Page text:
Balliol Politics Don, Sudhir Hazareesingh: Don’t De-Colonise the Curriculum, EXPAND It
Seated opposite in a relaxed pose, Hazareesingh is flanked by shelves of leather-bound hard backs. Stacks of the London Review of Books and a poster for La Dernière Salve occupy the red-wine carpet in his college office. A Fellow of Balliol by 1990, he first experienced the college as a PPE student in the early 80s. He can recall a shorts-wearing and scruffy haired Boris Johnson asking him for help with his philosophy essay in the queue for hall. While Johnson arrived with a somewhat ornamental scholarship for Classics, Hazareesingh’s arrival to Balliol was facilitated by a Mauritian scholarship.
His landmark book, How the French Think, published in 2015, afforded him high praise. Black Spartacus: The Epic Life of Toussaint Louverture, which followed in 2021, went on to win the Wolfson History Prize – a recognition which he describes as ‘thrilling’. The award, he says, is ‘not to be sneezed at’, considering the fact that it came with a prize of £40,000. The ground-breaking study repositions the Haitian Revolution within its appropriate context: the Age of Revolution. He argues its case against the French or American counterparts which often soak up most of the academic attention. At once democratic and republican, the book suggests, it is the most interesting of the revolutions and certainly the most comprehensive. Louverture, its striking figurehead, falls into a tradition of charismatic leaders who dominate the early eighteenth and late nineteenth centuries, including, among others, Napoleon.
The work is engaged in taking an event about Black empowerment often limited to marginalia and putting it centre stage. But Hazareesingh remains steadfast that the study does not seek to de-colonise the curriculum. Such goals, for him, are ‘unnecessarily divisive’. Despite sympathy for the sentiment, the prefix de pertains to ‘subtraction’ and ‘taking things out’. Hazareesingh wants to ‘restore the centrality of an event in a way that people at the time saw it’. He tells me that our goal should be the ‘introduction of race and colonialism’ into academic discussions. As the conversation about Napoleon or Jefferson’s views on slavery awakes, Hazareesingh is apprehensive about a discussion which passes judgement. He believes his task is to give a ‘fuller’, a ‘more proper picture’.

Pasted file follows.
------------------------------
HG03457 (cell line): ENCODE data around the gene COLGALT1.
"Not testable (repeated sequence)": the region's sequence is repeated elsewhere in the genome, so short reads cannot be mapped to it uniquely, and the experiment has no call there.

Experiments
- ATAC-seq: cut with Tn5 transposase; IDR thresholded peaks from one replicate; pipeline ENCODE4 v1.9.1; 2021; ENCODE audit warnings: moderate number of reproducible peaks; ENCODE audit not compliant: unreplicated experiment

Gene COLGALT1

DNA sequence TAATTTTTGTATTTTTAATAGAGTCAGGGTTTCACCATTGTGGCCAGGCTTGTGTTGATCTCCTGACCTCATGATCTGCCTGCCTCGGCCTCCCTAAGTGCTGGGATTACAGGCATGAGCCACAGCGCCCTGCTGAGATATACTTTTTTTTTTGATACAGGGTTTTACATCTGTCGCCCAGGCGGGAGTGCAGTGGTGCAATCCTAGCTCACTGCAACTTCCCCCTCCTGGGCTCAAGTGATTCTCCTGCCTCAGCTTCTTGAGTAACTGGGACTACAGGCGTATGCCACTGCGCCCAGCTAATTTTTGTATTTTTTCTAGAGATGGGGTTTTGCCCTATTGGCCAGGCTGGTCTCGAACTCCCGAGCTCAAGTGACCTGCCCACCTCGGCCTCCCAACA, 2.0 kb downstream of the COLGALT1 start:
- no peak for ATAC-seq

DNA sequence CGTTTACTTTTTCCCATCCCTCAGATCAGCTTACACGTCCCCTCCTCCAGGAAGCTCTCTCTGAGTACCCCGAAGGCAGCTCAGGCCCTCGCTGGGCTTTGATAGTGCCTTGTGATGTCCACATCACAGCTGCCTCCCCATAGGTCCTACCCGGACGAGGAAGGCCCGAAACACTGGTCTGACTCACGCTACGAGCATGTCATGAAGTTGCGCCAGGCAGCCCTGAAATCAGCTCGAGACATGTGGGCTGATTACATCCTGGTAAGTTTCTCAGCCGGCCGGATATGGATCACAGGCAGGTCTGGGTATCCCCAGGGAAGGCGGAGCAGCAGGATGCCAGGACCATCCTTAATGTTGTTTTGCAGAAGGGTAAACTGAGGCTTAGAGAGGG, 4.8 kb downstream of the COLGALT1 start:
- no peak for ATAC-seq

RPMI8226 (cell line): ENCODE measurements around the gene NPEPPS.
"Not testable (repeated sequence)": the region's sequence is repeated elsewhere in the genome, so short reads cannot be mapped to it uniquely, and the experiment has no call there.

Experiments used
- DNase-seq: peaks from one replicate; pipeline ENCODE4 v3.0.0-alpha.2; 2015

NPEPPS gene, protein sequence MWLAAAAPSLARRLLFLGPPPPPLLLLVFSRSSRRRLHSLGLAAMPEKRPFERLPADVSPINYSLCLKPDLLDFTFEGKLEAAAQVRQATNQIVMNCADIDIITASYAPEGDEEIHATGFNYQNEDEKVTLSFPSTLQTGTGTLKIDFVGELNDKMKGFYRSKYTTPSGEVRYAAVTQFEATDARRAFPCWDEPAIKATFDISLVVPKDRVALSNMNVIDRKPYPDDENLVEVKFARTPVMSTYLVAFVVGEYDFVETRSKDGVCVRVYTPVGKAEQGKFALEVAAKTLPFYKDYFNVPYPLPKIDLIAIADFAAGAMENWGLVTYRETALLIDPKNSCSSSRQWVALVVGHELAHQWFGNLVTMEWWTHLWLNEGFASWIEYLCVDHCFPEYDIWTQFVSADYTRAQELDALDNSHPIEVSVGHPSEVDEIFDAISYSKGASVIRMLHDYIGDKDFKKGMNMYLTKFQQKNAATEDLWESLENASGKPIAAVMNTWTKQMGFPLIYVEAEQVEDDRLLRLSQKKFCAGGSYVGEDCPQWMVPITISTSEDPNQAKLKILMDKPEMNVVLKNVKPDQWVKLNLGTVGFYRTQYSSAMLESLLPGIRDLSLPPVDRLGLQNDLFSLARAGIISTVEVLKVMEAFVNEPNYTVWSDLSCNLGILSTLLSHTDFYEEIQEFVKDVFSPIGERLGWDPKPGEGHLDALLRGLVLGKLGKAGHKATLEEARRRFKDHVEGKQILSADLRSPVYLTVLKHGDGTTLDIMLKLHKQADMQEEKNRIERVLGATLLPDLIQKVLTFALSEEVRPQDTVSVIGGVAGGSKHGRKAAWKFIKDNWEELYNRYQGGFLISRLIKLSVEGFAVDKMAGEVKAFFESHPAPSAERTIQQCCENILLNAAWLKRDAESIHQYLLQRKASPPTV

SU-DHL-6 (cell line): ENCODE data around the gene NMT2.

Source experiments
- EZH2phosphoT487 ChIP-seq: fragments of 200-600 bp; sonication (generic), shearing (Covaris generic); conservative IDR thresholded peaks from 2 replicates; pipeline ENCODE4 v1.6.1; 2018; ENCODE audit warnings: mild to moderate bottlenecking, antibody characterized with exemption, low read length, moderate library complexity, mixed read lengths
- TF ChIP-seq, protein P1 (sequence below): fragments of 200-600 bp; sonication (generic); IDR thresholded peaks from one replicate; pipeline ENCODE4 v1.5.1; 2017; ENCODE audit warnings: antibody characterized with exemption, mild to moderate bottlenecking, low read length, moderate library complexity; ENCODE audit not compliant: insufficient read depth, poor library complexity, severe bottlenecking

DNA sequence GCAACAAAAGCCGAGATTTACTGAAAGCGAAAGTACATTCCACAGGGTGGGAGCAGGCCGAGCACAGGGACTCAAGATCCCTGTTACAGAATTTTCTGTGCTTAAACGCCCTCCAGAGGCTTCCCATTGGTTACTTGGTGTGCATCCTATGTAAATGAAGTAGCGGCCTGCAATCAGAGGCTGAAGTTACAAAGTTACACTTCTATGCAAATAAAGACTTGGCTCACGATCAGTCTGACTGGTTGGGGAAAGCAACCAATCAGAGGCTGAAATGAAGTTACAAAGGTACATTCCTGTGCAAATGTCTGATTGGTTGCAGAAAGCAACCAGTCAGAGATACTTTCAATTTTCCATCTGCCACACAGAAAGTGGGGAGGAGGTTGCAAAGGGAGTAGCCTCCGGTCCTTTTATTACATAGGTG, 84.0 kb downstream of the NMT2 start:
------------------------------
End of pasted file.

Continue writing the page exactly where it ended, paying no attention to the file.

This conversation, which Hazareesingh thinks is already well underway in America, is ‘more problematic in Britain and France’. As a nation, we have the challenge of ‘judging ourselves as a colonial power’. Yet, he pauses before considering it a question of emotional difficulty. Rather, ‘how do you judge it in its fullness?’ He tells me: ‘it’s not about saying colonialism was bad although, on balance, based on my own experience of growing up in Mauritius under British colonial rule, I think it was.’
The book adeptly outline’s Louverture’s trailblazing efforts to build a sense of black unity. We pivot towards the disunity which has come to define the current political landscape. Hazareesingh outlines the reasoning behind Louverture’s political philosophy: ‘black people have to be treated equally, because of their history as an enslaved people they are entitled to almost a special status’. It is a remarkably clear explanation of a political creed which fights for universal principles but for a particular group. The discussion which surrounded the ‘Black Lives Matter’ movement last summer seemed to be wrestling with this issue. ‘All Lives Matter’ rebuttals failed to grasp what Hazareesingh observes as the need to consider a ‘special status’.